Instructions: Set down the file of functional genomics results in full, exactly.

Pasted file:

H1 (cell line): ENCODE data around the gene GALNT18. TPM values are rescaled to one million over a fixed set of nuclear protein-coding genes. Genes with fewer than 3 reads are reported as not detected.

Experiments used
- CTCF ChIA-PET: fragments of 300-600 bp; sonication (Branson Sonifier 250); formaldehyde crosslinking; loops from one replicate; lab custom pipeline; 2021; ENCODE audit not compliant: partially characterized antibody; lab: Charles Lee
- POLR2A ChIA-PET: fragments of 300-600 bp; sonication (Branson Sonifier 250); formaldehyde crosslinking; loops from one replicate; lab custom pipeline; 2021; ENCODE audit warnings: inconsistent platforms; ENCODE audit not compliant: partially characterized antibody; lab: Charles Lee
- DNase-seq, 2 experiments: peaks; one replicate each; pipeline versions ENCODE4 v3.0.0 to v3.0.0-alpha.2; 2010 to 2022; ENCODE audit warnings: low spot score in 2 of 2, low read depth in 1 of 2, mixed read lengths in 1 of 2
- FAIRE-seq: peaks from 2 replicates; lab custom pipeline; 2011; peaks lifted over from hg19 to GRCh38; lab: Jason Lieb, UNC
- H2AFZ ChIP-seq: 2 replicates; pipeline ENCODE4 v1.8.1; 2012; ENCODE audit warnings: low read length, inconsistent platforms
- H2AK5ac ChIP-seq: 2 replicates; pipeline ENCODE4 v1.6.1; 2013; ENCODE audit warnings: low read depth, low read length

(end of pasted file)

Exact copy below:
H1 (cell line): ENCODE data around the gene GALNT18. TPM values are rescaled to one million over a fixed set of nuclear protein-coding genes. Genes with fewer than 3 reads are reported as not detected.

Experiments used
- CTCF ChIA-PET: fragments of 300-600 bp; sonication (Branson Sonifier 250); formaldehyde crosslinking; loops from one replicate; lab custom pipeline; 2021; ENCODE audit not compliant: partially characterized antibody; lab: Charles Lee
- POLR2A ChIA-PET: fragments of 300-600 bp; sonication (Branson Sonifier 250); formaldehyde crosslinking; loops from one replicate; lab custom pipeline; 2021; ENCODE audit warnings: inconsistent platforms; ENCODE audit not compliant: partially characterized antibody; lab: Charles Lee
- DNase-seq, 2 experiments: peaks; one replicate each; pipeline versions ENCODE4 v3.0.0 to v3.0.0-alpha.2; 2010 to 2022; ENCODE audit warnings: low spot score in 2 of 2, low read depth in 1 of 2, mixed read lengths in 1 of 2
- FAIRE-seq: peaks from 2 replicates; lab custom pipeline; 2011; peaks lifted over from hg19 to GRCh38; lab: Jason Lieb, UNC
- H2AFZ ChIP-seq: 2 replicates; pipeline ENCODE4 v1.8.1; 2012; ENCODE audit warnings: low read length, inconsistent platforms
- H2AK5ac ChIP-seq: 2 replicates; pipeline ENCODE4 v1.6.1; 2013; ENCODE audit warnings: low read depth, low read length